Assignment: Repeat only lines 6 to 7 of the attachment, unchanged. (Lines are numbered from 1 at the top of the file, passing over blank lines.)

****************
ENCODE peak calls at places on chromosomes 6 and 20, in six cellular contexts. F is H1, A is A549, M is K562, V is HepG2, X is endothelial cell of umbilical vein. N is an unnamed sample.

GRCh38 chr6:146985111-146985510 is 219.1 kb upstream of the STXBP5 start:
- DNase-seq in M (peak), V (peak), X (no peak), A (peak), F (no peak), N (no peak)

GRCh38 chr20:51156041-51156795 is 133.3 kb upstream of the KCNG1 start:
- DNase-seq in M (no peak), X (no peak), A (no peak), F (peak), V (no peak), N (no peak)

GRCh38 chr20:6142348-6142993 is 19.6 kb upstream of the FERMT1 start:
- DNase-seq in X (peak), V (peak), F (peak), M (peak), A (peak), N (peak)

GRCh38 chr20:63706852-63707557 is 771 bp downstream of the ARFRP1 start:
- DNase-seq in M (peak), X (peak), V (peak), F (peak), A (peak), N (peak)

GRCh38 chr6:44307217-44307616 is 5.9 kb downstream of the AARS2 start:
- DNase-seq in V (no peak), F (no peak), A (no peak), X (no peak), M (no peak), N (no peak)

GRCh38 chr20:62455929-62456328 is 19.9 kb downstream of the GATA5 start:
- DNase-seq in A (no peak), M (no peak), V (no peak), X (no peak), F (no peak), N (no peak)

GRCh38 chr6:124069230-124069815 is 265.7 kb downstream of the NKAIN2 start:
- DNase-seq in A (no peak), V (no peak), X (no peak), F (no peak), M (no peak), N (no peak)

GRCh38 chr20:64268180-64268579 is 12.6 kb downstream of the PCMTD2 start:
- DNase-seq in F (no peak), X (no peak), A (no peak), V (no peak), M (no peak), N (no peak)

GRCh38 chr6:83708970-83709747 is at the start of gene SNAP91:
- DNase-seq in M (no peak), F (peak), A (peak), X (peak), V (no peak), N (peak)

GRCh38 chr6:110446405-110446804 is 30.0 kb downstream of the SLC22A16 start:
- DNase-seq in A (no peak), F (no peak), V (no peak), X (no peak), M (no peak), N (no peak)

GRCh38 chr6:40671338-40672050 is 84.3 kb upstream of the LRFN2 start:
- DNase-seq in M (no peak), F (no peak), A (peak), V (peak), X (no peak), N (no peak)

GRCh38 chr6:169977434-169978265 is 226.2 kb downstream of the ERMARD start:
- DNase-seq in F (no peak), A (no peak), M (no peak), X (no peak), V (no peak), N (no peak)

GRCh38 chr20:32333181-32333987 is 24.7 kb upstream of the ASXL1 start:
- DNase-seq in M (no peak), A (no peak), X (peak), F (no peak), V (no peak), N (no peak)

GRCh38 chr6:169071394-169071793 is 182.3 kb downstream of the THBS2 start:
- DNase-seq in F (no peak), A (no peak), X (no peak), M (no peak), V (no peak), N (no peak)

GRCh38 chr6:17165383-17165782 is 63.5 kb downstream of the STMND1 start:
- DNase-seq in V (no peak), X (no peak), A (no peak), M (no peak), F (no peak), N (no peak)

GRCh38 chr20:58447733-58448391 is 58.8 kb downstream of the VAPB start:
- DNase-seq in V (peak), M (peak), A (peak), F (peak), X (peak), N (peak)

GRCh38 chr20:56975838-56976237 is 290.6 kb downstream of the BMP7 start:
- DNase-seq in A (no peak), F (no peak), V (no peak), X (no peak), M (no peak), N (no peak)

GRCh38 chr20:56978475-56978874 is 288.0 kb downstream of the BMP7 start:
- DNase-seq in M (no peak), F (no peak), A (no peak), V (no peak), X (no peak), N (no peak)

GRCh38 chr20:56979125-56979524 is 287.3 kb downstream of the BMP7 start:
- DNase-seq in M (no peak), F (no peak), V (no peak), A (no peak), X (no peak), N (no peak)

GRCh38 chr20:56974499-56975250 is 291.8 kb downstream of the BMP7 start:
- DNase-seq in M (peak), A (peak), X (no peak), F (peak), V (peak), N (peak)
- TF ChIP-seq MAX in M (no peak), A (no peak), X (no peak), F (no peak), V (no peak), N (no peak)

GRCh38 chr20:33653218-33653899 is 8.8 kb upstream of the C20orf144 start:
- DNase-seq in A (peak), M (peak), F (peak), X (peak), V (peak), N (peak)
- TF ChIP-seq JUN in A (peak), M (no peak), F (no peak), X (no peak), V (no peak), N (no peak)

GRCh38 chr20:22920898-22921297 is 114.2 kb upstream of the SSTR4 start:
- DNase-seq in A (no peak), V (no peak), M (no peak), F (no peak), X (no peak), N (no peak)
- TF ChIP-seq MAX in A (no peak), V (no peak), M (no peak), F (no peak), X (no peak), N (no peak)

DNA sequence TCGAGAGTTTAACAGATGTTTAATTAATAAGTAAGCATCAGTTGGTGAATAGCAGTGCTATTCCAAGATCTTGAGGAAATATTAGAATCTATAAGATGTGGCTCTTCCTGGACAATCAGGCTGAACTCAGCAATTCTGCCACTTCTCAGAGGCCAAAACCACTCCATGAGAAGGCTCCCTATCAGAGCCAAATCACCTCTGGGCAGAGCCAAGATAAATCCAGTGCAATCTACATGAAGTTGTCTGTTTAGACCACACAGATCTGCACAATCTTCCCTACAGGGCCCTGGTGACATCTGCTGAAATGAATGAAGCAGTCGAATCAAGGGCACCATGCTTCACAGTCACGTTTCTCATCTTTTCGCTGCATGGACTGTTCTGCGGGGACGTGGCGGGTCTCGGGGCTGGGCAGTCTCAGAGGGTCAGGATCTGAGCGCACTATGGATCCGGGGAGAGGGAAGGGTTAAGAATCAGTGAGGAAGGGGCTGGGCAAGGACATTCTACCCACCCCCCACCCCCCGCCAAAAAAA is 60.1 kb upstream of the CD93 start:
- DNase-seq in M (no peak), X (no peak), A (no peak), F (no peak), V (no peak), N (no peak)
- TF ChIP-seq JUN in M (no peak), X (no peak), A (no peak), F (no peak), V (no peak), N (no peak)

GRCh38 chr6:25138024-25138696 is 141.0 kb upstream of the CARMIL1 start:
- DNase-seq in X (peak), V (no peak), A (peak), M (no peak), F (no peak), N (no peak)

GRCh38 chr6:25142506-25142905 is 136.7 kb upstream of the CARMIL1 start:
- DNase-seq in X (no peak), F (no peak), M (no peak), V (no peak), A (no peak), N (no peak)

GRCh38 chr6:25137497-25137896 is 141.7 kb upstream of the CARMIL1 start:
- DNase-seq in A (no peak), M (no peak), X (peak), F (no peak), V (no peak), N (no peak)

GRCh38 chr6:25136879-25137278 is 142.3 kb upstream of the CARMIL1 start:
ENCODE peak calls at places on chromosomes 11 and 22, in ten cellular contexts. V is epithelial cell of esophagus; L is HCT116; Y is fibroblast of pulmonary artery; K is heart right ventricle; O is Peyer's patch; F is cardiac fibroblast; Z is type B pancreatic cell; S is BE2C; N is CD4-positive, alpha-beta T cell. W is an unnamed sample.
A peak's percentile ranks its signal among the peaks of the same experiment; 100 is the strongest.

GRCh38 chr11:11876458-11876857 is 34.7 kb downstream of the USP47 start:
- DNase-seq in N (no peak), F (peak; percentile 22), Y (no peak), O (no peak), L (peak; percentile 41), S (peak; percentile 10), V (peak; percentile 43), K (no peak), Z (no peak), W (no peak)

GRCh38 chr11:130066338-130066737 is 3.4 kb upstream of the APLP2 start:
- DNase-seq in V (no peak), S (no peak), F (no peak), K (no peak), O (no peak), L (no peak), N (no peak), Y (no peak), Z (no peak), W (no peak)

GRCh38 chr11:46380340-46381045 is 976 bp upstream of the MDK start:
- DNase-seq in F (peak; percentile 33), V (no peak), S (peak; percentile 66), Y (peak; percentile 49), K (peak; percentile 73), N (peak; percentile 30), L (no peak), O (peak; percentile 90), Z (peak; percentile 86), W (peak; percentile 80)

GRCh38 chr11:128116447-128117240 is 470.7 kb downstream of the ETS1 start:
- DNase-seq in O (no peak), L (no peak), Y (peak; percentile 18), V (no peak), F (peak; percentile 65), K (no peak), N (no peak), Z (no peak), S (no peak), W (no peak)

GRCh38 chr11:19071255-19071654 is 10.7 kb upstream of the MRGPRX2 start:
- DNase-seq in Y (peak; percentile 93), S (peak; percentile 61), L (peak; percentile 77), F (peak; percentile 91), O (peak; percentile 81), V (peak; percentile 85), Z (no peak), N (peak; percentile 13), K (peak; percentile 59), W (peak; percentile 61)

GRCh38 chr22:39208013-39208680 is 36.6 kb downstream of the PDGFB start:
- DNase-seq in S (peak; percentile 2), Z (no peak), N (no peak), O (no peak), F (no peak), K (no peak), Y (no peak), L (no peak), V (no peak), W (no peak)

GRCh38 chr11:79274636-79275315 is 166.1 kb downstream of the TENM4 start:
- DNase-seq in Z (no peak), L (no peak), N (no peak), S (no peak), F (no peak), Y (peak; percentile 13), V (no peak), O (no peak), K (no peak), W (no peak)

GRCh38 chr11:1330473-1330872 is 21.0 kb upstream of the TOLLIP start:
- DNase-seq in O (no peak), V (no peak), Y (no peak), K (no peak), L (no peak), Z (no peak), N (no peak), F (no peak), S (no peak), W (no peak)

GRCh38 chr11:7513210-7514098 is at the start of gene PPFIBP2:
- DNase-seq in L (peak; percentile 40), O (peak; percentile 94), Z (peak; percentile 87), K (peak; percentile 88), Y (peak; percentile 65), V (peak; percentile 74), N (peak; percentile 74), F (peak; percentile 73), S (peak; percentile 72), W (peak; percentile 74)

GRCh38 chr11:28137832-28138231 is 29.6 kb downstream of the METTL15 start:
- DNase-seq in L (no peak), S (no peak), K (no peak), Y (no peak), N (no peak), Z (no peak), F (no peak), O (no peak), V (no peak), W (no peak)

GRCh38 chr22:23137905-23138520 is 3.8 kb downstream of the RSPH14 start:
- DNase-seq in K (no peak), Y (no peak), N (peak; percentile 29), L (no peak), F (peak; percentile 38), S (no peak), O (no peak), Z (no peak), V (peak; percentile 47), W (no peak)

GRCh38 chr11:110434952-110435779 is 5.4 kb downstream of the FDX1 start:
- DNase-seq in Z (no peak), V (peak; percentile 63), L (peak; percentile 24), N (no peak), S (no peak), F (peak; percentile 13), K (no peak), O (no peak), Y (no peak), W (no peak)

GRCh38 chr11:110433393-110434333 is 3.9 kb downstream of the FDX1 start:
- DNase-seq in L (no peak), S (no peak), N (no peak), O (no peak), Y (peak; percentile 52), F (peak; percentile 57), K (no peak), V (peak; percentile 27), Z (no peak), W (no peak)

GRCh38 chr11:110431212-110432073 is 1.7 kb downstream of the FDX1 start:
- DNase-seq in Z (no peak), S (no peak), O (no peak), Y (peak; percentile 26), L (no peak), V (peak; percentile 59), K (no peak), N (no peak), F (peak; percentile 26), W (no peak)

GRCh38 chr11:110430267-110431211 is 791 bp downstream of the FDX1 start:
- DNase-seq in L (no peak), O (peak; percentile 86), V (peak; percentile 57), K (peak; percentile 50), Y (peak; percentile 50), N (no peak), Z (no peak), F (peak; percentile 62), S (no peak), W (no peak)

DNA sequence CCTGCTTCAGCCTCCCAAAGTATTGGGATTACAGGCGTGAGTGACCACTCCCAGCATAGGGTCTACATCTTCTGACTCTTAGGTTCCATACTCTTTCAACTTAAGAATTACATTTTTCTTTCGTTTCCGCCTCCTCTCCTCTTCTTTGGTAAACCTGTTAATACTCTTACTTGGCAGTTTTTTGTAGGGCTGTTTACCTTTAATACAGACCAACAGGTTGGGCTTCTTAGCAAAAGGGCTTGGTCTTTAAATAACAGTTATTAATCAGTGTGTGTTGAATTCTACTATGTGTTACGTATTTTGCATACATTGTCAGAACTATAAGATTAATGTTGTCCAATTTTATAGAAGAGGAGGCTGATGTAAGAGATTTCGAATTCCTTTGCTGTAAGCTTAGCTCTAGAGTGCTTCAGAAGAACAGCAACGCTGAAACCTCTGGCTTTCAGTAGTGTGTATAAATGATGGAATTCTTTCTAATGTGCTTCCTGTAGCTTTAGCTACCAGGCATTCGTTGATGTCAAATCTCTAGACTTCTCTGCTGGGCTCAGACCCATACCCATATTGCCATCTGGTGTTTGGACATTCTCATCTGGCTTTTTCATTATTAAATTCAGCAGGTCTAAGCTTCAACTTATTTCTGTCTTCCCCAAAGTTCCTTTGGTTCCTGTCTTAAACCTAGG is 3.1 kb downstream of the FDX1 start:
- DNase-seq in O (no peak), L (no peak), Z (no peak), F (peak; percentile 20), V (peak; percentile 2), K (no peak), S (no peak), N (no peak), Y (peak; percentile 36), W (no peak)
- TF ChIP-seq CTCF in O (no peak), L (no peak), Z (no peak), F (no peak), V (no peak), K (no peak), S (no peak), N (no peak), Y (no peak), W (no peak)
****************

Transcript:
GRCh38 chr20:6142348-6142993 is 19.6 kb upstream of the FERMT1 start:
- DNase-seq in X (peak), V (peak), F (peak), M (peak), A (peak), N (peak)